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Many people who experience infection of the upper respiratory tract wonder whether they are suffering only from common cold or the infection has led to even more serious inflammation of the sinuses and the onset of sinusitis. Both of these actually feature with low-grade fever and post nasal drip. They also feature with sore throat. So how to differentiate these two conditions? Even though there are similarities between these two conditions there are also differences and a well experienced doctor is highly capable of differentiating common cold from sinus infection. 

Symptoms of Common Cold

In patients suffering from common cold the most commons symptoms and signs include exhaustion, nasal congestion, runny nose with clear discharge, sneezing, sore throat, post nasal drip. Fever is not a characteristic of the disease in adults but is frequently occurs in children. Common cold also causes headache and may be accompanied by cough. The symptoms last for approximately 3 to 7 days and they either withdraw spontaneously or thanks to the treatment. Common cold is caused by viruses and the symptoms gradually develop within a day or two, they peak during the third and the fourth day of the disease and the improvement is obvious between the fifth and the seventh day of the infection.

Symptoms of Sinus Infection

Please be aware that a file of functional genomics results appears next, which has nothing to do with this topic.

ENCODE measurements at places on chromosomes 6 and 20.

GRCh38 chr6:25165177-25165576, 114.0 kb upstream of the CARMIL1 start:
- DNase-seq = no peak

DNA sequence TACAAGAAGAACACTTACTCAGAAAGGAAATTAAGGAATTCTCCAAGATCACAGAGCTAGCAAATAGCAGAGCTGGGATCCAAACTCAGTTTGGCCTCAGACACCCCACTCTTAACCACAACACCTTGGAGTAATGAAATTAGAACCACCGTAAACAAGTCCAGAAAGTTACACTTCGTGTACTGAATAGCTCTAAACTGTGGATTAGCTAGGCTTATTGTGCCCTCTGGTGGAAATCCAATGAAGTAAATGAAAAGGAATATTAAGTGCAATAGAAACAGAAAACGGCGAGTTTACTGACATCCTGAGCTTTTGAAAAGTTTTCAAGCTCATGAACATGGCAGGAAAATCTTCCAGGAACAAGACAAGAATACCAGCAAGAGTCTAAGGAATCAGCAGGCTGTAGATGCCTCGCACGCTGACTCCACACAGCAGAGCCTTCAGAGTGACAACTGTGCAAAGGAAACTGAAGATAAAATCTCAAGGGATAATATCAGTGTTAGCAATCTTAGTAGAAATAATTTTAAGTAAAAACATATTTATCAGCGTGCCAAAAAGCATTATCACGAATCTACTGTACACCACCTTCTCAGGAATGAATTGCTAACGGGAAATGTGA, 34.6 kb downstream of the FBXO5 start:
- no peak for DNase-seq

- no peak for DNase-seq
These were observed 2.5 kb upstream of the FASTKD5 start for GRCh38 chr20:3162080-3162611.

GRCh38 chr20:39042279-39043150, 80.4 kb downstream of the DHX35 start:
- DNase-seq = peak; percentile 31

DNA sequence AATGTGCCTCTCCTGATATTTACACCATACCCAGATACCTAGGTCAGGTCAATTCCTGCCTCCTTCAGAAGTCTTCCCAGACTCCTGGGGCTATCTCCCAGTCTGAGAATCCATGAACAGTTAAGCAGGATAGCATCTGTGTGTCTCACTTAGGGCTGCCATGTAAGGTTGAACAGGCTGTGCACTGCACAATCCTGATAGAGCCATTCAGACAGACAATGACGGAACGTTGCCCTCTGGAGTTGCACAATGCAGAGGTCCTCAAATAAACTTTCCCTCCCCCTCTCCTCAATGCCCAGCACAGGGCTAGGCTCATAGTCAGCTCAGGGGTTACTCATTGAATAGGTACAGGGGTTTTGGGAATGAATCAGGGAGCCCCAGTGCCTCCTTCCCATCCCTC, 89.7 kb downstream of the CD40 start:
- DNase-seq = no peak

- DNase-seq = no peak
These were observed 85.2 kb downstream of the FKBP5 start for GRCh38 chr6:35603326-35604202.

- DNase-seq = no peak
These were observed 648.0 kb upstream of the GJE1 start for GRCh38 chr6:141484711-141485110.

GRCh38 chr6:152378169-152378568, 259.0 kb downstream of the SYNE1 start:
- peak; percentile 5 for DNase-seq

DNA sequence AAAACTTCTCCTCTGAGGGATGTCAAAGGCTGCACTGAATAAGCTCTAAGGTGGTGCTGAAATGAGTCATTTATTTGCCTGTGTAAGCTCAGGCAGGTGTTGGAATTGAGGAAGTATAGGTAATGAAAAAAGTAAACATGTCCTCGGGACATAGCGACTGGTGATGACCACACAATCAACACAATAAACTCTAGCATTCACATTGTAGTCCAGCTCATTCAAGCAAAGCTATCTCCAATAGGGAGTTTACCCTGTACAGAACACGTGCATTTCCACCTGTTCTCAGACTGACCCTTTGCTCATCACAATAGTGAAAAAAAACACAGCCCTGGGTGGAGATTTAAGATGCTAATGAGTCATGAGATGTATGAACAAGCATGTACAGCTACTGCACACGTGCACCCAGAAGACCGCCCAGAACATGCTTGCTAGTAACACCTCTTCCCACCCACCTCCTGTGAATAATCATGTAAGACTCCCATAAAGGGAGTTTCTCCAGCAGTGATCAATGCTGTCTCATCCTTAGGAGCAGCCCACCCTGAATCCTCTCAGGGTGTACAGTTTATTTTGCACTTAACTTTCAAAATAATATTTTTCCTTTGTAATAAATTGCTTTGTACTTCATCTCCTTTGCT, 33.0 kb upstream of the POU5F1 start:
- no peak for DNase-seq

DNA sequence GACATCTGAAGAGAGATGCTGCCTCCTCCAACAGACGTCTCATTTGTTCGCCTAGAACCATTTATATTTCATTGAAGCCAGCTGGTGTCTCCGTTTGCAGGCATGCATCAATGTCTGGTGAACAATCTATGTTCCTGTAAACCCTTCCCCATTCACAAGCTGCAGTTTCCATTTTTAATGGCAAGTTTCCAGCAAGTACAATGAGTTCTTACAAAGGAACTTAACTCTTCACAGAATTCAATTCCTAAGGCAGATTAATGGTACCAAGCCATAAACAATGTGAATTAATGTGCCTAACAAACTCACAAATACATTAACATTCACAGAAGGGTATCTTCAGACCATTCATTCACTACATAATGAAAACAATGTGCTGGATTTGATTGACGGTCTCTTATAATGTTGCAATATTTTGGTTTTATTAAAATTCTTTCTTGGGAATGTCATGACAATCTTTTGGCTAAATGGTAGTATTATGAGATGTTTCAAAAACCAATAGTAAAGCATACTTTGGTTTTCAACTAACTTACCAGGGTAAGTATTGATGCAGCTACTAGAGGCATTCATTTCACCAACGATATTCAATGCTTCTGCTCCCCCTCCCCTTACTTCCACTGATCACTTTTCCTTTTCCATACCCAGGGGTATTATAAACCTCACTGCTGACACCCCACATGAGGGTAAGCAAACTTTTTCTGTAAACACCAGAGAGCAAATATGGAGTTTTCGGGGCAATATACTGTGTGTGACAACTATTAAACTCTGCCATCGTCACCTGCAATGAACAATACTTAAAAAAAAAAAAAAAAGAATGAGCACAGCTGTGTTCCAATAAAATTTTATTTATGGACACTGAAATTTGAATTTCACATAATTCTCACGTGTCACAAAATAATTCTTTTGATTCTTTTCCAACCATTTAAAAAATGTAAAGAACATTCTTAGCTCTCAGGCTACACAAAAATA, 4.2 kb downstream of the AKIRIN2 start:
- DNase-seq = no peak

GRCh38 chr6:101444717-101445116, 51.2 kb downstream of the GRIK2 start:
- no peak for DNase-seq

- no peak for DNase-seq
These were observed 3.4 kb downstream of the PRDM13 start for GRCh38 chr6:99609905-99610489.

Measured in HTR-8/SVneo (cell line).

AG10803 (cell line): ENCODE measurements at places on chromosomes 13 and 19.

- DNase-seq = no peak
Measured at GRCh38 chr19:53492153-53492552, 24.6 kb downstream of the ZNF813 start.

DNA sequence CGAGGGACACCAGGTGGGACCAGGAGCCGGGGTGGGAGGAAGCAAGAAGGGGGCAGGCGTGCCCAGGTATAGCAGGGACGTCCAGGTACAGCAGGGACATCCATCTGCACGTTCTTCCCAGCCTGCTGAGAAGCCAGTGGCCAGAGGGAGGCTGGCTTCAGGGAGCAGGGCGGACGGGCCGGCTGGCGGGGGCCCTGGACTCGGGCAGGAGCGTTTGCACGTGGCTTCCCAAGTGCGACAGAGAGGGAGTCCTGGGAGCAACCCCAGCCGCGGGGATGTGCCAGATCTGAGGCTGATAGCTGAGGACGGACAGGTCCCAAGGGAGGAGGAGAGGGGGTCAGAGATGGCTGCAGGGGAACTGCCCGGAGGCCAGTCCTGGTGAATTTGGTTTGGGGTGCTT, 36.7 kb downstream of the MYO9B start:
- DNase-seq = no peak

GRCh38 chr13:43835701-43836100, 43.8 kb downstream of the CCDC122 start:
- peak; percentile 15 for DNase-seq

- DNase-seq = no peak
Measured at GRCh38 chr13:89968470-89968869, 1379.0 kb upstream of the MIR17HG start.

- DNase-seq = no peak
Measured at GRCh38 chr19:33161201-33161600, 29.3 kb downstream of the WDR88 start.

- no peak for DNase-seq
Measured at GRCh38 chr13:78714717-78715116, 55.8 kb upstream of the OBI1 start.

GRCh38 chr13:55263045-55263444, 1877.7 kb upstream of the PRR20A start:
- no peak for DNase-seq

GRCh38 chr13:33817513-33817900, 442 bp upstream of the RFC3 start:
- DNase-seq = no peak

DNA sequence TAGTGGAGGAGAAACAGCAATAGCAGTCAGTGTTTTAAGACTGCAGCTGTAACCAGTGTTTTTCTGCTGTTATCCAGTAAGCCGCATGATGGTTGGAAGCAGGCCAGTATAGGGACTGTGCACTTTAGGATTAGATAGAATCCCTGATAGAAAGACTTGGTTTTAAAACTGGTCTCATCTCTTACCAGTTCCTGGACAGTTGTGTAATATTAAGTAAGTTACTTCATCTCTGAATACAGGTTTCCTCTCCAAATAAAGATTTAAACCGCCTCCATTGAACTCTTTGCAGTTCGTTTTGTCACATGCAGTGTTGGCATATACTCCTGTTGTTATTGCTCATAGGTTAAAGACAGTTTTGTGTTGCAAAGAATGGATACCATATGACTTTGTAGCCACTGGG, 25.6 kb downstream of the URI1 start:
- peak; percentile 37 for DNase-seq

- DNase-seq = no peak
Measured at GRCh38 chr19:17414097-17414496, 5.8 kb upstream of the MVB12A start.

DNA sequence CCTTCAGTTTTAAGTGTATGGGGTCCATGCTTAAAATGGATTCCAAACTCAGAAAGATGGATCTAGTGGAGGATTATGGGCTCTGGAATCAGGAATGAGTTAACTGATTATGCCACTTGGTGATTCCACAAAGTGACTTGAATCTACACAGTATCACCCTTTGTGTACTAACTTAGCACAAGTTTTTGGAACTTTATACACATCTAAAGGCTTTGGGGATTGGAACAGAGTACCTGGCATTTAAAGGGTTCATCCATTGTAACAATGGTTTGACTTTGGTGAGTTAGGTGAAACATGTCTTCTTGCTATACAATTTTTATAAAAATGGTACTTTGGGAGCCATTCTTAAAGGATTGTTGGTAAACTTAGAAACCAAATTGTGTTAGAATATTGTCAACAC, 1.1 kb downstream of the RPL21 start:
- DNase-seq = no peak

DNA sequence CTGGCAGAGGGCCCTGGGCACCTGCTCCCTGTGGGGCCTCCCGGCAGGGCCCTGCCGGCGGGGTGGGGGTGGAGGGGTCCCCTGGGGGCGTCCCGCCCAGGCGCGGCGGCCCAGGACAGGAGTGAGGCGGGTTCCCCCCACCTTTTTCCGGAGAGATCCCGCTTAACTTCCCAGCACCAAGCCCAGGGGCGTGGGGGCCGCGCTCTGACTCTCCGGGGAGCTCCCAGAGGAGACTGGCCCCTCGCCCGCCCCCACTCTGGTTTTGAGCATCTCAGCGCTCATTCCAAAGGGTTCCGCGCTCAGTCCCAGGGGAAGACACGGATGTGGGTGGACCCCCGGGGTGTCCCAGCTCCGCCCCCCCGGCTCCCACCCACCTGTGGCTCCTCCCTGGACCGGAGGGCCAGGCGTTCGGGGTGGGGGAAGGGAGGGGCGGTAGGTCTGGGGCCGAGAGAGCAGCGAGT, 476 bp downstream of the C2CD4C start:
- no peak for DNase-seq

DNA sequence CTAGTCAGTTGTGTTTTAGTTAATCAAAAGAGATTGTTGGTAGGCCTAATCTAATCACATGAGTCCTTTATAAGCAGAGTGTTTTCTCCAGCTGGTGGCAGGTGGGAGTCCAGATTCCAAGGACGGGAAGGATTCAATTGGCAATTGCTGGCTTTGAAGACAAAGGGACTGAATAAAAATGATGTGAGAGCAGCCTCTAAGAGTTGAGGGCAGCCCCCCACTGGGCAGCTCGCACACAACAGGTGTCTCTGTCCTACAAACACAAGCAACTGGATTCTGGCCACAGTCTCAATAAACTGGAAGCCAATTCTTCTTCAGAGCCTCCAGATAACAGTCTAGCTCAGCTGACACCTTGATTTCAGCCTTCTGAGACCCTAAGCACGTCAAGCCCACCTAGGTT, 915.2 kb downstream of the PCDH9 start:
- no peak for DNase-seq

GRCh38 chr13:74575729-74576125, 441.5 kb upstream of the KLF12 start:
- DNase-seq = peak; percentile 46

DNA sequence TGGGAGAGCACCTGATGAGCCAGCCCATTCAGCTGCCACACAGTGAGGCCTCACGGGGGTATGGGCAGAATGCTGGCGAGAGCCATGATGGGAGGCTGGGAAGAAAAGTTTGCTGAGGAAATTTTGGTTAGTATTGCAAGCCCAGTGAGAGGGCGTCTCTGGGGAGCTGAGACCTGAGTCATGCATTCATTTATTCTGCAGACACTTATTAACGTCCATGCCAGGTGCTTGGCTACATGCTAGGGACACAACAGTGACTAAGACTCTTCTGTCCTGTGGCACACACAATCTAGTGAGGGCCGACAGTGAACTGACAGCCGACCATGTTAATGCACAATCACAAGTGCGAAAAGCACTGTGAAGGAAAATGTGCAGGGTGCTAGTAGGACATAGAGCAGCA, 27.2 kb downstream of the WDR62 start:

Sinus infection or sinusitis is actually the inflammation of the mucous membrane of the sinuses. The very condition may result from common cold or it is associated with other respiratory infections caused by different infective agents. Furthermore, sinusitis may be a consequence of allergies.

The symptoms and signs of sinusitis vary depending of which sinus has been affected. Generally sinusitis features with nasal congestion, post nasal drip, green or yellow nasal discharge, pressure inside the affected sinus, headache, pain in the upper teeth (in case of maxillary sinusitis). People suffering from sinusitis complain about fatigue, difficulties while breathing through the nose and the decreased sense of smell.

Sinusitis can be acute and chronic. The condition can be also recurrent. But each of these types generally last longer than 7 days. What is more, sinusitis can be and usually is caused by bacteria which is not the case of common cold.

Treatment for Common Cold and Sinus Infection

Common cold is treated with plenty of bed rest, lost of fluids and medications such as nasal decongestants, pain relievers and cough medications.
Sinusitis requires much more complex treatment. Apart form rest and intake of plenty of fluids acute sinusitis is treated with decongestants, antihistamines and antibiotics.

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